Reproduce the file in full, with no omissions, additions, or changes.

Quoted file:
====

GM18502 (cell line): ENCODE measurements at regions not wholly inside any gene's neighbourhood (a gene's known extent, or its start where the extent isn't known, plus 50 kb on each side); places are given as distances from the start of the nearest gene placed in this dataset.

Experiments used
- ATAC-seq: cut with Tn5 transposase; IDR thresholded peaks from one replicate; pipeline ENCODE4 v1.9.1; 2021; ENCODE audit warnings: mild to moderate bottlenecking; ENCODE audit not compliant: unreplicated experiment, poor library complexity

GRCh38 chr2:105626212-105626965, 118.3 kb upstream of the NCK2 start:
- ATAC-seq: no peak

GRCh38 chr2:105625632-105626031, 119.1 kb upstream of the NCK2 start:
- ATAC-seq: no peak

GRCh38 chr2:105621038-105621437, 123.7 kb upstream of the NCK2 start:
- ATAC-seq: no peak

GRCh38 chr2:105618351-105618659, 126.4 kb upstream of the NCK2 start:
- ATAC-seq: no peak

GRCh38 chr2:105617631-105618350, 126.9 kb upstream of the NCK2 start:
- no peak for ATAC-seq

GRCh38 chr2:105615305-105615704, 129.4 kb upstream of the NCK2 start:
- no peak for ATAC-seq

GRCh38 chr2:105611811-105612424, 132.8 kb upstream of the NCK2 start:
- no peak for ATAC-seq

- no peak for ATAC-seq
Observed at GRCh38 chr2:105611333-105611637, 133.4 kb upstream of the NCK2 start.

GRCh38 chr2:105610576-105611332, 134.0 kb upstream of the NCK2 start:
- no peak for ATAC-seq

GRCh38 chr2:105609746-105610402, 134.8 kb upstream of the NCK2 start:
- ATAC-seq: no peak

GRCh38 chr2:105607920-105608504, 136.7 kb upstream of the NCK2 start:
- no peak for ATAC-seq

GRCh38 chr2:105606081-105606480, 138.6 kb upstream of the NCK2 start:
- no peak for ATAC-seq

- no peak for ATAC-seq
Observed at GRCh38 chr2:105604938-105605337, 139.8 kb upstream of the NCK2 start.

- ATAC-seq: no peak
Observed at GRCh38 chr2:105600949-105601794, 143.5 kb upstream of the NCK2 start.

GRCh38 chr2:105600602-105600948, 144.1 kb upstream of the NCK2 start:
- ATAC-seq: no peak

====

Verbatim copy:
GM18502 (cell line): ENCODE measurements at regions not wholly inside any gene's neighbourhood (a gene's known extent, or its start where the extent isn't known, plus 50 kb on each side); places are given as distances from the start of the nearest gene placed in this dataset.

Experiments used
- ATAC-seq: cut with Tn5 transposase; IDR thresholded peaks from one replicate; pipeline ENCODE4 v1.9.1; 2021; ENCODE audit warnings: mild to moderate bottlenecking; ENCODE audit not compliant: unreplicated experiment, poor library complexity

GRCh38 chr2:105626212-105626965, 118.3 kb upstream of the NCK2 start:
- ATAC-seq: no peak

GRCh38 chr2:105625632-105626031, 119.1 kb upstream of the NCK2 start:
- ATAC-seq: no peak

GRCh38 chr2:105621038-105621437, 123.7 kb upstream of the NCK2 start:
- ATAC-seq: no peak

GRCh38 chr2:105618351-105618659, 126.4 kb upstream of the NCK2 start:
- ATAC-seq: no peak

GRCh38 chr2:105617631-105618350, 126.9 kb upstream of the NCK2 start:
- no peak for ATAC-seq

GRCh38 chr2:105615305-105615704, 129.4 kb upstream of the NCK2 start:
- no peak for ATAC-seq

GRCh38 chr2:105611811-105612424, 132.8 kb upstream of the NCK2 start:
- no peak for ATAC-seq

- no peak for ATAC-seq
Observed at GRCh38 chr2:105611333-105611637, 133.4 kb upstream of the NCK2 start.

GRCh38 chr2:105610576-105611332, 134.0 kb upstream of the NCK2 start:
- no peak for ATAC-seq

GRCh38 chr2:105609746-105610402, 134.8 kb upstream of the NCK2 start:
- ATAC-seq: no peak

GRCh38 chr2:105607920-105608504, 136.7 kb upstream of the NCK2 start:
- no peak for ATAC-seq

GRCh38 chr2:105606081-105606480, 138.6 kb upstream of the NCK2 start:
- no peak for ATAC-seq

- no peak for ATAC-seq
Observed at GRCh38 chr2:105604938-105605337, 139.8 kb upstream of the NCK2 start.

- ATAC-seq: no peak
Observed at GRCh38 chr2:105600949-105601794, 143.5 kb upstream of the NCK2 start.

GRCh38 chr2:105600602-105600948, 144.1 kb upstream of the NCK2 start:
- ATAC-seq: no peak